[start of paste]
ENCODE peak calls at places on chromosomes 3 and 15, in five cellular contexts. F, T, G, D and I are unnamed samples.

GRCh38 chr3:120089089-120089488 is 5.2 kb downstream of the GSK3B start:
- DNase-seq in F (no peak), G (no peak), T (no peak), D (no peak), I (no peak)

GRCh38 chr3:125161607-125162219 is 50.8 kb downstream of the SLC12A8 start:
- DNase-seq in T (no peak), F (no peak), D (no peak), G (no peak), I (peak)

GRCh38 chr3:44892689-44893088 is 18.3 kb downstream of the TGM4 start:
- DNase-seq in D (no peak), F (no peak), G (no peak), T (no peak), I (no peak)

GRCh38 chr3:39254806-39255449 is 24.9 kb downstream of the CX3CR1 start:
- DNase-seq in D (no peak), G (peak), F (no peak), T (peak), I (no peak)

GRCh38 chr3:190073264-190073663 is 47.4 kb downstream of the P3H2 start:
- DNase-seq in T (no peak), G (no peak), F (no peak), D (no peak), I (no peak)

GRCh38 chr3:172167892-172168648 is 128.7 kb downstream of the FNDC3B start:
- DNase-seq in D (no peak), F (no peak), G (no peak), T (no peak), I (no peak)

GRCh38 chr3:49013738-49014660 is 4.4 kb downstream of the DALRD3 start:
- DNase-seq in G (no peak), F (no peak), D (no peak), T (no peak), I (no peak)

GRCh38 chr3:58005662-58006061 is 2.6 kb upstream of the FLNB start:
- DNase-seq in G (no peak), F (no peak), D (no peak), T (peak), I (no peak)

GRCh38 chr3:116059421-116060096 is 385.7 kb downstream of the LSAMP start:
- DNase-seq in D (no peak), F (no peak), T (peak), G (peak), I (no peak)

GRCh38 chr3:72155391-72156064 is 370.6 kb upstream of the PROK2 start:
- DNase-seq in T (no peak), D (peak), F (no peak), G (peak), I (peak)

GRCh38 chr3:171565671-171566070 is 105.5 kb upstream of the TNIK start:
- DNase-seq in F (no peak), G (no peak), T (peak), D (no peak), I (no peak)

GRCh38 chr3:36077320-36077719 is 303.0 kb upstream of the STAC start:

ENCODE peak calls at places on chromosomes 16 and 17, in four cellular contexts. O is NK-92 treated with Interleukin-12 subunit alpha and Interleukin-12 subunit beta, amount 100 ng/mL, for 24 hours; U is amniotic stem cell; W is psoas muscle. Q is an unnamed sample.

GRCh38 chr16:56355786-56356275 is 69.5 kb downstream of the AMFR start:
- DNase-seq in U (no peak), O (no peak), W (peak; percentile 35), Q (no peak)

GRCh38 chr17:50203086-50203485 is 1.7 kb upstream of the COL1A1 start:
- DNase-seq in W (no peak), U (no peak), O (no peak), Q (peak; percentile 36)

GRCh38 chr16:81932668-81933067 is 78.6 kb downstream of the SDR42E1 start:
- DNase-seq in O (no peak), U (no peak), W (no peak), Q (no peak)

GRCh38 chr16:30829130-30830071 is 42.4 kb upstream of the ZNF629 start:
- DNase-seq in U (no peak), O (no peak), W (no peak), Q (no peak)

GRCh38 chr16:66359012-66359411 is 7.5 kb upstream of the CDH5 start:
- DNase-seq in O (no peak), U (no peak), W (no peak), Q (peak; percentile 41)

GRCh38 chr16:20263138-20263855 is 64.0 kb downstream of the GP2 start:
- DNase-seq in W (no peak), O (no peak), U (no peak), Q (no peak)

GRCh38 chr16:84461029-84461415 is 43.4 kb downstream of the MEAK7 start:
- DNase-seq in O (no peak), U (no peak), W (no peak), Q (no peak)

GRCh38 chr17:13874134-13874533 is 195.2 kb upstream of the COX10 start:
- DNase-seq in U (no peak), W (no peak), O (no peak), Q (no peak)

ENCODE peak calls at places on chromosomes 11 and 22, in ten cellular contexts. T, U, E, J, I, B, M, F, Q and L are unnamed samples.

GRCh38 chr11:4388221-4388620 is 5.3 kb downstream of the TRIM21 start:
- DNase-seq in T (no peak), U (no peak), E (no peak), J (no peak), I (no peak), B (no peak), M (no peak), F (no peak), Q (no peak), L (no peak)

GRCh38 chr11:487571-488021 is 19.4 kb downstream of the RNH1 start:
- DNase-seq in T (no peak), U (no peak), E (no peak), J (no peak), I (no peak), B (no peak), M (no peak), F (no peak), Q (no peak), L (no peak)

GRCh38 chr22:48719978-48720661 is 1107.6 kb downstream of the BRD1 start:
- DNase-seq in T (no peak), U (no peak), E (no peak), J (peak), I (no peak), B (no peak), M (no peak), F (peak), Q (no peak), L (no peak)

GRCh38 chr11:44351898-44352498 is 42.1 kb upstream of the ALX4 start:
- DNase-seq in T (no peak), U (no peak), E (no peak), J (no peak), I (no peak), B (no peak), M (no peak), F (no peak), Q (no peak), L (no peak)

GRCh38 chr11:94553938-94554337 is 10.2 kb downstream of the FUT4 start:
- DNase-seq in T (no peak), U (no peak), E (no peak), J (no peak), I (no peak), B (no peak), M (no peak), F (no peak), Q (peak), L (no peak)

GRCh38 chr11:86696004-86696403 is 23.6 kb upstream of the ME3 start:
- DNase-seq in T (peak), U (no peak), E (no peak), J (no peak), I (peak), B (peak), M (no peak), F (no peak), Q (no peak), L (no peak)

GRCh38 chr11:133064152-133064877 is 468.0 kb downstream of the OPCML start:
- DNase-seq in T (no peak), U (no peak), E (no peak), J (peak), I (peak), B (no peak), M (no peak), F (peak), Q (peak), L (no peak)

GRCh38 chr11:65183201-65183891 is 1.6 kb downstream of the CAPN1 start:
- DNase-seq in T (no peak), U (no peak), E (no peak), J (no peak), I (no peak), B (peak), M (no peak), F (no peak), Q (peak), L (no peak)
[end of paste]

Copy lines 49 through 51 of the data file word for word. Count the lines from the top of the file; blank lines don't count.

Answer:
GRCh38 chr11:44351898-44352498 is 42.1 kb upstream of the ALX4 start:
- DNase-seq in T (no peak), U (no peak), E (no peak), J (no peak), I (no peak), B (no peak), M (no peak), F (no peak), Q (no peak), L (no peak)

GRCh38 chr11:94553938-94554337 is 10.2 kb downstream of the FUT4 start: